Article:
These days, data overload presents challenges more sinister than wasted time and resources—poor data quality can be a big obstacle to a brand or business’s trust-building capability with consumers. Blockchain-powered ethical data marketplace Measure Protocol explores this impact in an eye-opening new study on market research data quality, Is trust the solution to dirty data?
The firm’s new report explores the effect of trust principles such as data sovereignty, privacy by design, fair reward and transparency on data quality. With a side-by-side comparison between data collection using these principles and traditional data sources, the research provides a detailed examination of various quality metrics.
“Data-rich industries like market research are facing ongoing challenges that affect data quality, with poorly implemented automation in the industry, dismal user experience, and extremely low compensation rates just to name a few,” said Guy Wates, director of operations and programmatic for Measure Protocol, in a news release. “We wanted to test how these newer approaches based on building trust with the consumer could impact quality. By using the right technology can consumers and businesses come to trust each other again?”
The report sets out a guideline for defining quality, trust and future research
The paper illustrates a first step in establishing that data quality can be positively affected by a focus on consumer data privacy and control, user experience, compensation, transparency, accountability and more.
The firm recommends a “clean water” approach to consumer data usage, in which clean inputs (sample and data from real, validated consumers) through a clean instrument (short, engaging, mobile surveys) should result in clean outputs (data) to be used for decision making.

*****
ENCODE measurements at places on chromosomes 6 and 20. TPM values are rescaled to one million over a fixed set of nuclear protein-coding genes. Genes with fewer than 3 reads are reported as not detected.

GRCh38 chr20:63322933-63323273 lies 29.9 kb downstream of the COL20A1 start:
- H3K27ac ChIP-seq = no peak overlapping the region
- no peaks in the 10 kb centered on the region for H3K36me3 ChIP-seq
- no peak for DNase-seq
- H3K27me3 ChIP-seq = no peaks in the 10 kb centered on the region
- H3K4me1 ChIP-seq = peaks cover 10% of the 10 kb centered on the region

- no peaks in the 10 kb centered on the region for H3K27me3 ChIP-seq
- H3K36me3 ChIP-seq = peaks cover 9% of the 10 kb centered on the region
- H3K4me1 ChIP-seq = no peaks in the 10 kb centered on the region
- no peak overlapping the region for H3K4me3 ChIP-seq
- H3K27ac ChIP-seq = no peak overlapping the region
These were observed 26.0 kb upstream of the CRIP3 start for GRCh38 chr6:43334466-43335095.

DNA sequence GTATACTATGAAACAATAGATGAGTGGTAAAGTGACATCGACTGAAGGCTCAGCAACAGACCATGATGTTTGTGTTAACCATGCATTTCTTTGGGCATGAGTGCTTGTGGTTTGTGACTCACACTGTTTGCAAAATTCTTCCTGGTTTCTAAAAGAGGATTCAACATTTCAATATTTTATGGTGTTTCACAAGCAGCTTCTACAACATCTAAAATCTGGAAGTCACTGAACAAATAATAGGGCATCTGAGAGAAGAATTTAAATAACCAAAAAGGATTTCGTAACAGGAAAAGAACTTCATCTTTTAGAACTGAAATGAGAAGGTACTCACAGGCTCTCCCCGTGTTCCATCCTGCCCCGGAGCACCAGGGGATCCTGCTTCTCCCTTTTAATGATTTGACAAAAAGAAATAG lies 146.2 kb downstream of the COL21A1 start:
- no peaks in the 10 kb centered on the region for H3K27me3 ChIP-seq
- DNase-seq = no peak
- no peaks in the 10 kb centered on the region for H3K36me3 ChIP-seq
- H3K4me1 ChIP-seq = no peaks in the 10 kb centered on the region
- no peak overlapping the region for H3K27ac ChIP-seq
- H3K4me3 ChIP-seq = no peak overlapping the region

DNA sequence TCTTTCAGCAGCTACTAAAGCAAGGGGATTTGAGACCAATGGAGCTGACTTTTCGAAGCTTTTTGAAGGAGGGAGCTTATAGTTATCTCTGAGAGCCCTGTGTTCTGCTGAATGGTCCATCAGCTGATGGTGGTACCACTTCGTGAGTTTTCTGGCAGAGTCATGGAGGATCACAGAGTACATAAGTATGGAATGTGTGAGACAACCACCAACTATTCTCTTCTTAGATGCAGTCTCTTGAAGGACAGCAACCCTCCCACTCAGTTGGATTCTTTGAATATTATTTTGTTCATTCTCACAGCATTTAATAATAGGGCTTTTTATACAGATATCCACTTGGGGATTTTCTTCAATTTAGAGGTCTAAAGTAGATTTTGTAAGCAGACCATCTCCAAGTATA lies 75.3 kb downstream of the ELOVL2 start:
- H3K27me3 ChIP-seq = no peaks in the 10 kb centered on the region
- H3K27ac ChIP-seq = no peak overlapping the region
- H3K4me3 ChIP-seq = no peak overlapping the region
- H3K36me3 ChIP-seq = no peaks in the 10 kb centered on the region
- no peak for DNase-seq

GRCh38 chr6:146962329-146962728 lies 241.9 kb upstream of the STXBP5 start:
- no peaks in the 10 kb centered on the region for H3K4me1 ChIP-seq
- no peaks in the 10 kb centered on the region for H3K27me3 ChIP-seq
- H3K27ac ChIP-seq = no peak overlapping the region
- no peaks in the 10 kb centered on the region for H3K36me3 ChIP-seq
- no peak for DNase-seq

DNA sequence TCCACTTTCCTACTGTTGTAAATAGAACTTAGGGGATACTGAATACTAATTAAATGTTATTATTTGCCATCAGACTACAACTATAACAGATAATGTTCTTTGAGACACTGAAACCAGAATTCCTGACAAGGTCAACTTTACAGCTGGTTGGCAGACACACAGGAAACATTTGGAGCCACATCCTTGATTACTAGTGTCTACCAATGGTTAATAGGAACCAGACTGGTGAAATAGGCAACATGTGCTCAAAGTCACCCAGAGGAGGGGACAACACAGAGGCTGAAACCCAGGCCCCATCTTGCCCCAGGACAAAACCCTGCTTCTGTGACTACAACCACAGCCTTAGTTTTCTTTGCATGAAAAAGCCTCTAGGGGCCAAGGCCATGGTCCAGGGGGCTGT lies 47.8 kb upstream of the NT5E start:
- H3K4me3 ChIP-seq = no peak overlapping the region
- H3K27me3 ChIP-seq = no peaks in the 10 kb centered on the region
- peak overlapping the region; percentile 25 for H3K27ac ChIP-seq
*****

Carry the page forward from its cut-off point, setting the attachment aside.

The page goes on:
Respondents in the Measure network outperformed across a number of dimensions which led to a greater quality score. These participants:
- Were less likely to speed through the survey (took 10 percent more time than the average)
- Were 50 percent less likely to be caught by one of the trap questions
- Were less likely to over-claim products they purchased in the last three months or over-claim tech products they owned
- Were less likely to be influenced by order bias and closer to the population mean for measures such as left-handedness in both the U.K. and U.S.
- Attained a higher derived quality score in the study on average
“These principles are proving to be a form of ‘honesty priming,’ which has already been proved to positively influence data quality,” Wates added. “They can have a far-reaching impact on data cleanliness and consumers’ overall willingness to share for holistic insights.”
Measure is partnering with Women in Research (WIRe) for a webinar to discuss the findings of the study and how market researchers can start to build trust with their own audiences for better data quality. Register here for the session on September 23 at 11am EDT.
Measure conducted a research initiative around quality across its own mobile-only network and also across three other prominent data collection networks that provide access to survey participants. The questionnaire was built with a combination of standard questions used in the industry to gauge quality and a number of questions specifically adapted to our approach. The research was conducted in each network at the same time to control for any timing effects. The samples were also controlled by age and gender to ensure adequate comparison of results across sources.